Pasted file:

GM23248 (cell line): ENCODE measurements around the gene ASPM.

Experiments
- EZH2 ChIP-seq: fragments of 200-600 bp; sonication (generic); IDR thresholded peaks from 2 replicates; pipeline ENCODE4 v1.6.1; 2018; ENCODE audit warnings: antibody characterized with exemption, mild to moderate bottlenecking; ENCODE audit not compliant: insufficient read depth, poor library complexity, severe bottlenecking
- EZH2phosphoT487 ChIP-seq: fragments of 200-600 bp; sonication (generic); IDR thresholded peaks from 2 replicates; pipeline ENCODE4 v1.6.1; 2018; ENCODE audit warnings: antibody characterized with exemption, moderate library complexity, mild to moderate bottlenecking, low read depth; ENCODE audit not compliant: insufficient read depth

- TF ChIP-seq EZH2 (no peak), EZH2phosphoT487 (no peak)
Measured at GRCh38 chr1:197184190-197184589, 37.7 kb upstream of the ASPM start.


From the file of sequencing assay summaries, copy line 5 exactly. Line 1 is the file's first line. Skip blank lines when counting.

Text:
- TF ChIP-seq EZH2 (no peak), EZH2phosphoT487 (no peak)